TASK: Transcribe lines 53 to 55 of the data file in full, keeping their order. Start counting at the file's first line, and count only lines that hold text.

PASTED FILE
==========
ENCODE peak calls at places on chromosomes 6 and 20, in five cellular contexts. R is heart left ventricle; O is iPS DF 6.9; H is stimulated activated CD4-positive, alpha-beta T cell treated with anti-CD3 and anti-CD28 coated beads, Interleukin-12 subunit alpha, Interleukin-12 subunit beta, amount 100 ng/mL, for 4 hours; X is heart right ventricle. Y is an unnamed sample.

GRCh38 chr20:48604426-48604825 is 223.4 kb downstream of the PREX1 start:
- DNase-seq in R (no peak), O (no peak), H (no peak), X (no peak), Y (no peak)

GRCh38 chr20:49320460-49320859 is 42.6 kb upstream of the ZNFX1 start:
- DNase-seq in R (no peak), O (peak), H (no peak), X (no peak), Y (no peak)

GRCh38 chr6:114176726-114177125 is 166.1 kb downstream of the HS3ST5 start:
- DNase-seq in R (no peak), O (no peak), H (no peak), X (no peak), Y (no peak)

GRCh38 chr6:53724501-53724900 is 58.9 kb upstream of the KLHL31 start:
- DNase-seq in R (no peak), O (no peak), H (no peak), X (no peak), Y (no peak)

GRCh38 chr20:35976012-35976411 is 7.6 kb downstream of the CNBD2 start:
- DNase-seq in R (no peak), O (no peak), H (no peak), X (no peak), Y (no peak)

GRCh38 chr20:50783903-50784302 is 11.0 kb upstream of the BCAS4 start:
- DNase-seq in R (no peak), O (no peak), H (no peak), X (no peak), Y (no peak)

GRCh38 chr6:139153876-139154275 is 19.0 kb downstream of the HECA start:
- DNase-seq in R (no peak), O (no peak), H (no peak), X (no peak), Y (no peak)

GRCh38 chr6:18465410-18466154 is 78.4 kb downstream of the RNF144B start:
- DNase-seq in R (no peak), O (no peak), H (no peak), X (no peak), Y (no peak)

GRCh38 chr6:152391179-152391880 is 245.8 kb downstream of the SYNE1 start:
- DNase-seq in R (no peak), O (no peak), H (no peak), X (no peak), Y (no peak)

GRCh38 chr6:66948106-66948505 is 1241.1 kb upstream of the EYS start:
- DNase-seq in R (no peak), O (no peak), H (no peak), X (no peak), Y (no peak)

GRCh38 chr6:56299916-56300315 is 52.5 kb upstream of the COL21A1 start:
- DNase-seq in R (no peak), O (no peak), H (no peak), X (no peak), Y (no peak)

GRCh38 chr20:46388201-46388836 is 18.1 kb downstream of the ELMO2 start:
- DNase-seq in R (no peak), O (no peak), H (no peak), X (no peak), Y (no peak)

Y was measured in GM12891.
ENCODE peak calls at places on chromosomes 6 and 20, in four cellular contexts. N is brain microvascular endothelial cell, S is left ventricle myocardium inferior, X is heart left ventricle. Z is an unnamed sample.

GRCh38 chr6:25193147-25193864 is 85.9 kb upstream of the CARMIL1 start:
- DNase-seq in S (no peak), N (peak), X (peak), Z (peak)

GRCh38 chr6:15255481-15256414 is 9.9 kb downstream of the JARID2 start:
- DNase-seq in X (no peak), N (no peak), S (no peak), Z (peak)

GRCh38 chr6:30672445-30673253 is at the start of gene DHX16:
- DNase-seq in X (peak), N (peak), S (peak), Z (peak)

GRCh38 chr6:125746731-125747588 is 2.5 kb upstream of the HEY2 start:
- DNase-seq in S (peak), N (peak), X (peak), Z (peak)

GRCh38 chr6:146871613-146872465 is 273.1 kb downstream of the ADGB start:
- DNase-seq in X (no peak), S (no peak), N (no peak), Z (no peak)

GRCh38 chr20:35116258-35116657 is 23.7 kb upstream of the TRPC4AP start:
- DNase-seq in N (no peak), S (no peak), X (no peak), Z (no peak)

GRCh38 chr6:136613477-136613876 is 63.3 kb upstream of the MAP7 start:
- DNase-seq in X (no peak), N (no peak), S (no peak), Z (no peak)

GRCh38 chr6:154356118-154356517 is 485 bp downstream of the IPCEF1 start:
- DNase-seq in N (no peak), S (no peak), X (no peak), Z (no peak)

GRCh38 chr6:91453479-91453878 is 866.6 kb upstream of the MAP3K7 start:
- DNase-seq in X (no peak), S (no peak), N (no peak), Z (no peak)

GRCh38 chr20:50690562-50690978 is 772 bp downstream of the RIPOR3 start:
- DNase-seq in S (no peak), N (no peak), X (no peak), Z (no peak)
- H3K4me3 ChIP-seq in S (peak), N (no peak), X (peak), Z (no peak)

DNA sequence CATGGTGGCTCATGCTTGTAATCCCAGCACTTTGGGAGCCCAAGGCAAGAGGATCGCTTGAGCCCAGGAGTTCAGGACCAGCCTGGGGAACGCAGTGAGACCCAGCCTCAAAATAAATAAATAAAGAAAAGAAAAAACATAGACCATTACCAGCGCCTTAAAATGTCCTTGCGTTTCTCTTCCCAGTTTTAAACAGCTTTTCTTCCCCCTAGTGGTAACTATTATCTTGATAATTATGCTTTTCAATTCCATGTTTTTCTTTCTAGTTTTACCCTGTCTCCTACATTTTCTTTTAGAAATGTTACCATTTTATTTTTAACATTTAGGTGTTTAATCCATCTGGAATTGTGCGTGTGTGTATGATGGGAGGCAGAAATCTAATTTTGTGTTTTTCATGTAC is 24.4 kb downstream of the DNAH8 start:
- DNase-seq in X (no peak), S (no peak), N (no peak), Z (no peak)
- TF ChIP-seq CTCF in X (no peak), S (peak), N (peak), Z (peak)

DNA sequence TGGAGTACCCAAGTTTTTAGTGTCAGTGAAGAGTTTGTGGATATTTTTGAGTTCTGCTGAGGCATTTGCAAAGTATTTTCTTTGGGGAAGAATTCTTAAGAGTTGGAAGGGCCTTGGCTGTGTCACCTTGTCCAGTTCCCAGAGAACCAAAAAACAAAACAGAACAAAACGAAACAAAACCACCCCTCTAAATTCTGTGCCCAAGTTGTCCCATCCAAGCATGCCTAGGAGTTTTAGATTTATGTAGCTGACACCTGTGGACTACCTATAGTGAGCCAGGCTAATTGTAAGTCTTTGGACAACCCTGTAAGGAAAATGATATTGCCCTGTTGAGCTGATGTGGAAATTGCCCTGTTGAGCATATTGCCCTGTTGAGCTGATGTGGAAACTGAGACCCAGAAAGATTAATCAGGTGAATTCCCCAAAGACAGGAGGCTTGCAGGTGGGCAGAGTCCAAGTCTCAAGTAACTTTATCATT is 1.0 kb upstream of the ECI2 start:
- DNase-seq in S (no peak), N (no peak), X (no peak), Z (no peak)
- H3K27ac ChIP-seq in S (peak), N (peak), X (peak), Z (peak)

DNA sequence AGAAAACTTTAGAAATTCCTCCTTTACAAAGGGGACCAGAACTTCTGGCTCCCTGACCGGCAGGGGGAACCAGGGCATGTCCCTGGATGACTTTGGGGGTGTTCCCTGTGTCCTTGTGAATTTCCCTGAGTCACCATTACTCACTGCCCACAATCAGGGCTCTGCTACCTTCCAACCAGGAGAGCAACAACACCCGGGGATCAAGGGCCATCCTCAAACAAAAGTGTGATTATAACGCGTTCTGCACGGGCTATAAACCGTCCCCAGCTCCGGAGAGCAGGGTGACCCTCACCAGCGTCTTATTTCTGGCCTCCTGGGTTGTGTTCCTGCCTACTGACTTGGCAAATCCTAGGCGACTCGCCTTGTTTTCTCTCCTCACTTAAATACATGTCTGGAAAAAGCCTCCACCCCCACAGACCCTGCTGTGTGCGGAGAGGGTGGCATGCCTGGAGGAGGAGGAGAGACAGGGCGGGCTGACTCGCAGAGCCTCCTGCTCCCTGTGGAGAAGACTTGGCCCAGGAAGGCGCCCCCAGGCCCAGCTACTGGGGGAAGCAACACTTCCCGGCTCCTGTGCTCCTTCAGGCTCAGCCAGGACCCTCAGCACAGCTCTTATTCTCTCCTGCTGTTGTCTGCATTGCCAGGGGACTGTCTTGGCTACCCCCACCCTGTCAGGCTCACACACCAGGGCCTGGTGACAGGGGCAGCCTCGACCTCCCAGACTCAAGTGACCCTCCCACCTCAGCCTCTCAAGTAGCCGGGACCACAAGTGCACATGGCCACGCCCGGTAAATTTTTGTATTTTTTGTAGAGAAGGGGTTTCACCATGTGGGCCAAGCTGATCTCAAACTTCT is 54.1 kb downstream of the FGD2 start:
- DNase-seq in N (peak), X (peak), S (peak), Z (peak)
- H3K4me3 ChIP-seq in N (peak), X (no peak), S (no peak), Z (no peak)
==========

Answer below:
- DNase-seq in S (no peak), N (no peak), X (no peak), Z (no peak)
- H3K27ac ChIP-seq in S (peak), N (peak), X (peak), Z (peak)

DNA sequence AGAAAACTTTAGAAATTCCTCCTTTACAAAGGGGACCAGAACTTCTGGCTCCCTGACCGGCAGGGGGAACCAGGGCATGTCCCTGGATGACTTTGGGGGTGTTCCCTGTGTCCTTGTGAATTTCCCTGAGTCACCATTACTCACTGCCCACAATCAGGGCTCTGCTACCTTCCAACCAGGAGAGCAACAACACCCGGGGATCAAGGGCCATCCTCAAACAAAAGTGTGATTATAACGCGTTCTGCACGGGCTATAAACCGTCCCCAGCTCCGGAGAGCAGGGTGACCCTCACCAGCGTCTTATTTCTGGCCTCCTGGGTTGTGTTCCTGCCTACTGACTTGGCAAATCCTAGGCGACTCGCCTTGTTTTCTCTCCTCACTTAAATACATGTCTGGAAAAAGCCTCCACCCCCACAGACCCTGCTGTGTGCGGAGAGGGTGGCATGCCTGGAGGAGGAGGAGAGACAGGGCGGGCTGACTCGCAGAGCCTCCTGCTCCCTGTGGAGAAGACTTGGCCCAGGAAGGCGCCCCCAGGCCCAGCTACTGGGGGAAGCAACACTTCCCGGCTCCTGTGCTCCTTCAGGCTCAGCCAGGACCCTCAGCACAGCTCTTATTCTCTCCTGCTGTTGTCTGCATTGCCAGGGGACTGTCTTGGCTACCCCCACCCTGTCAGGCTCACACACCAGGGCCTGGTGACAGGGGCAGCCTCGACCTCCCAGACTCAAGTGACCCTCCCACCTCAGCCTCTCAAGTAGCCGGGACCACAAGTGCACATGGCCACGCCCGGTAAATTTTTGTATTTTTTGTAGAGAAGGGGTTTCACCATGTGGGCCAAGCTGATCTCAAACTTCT is 54.1 kb downstream of the FGD2 start: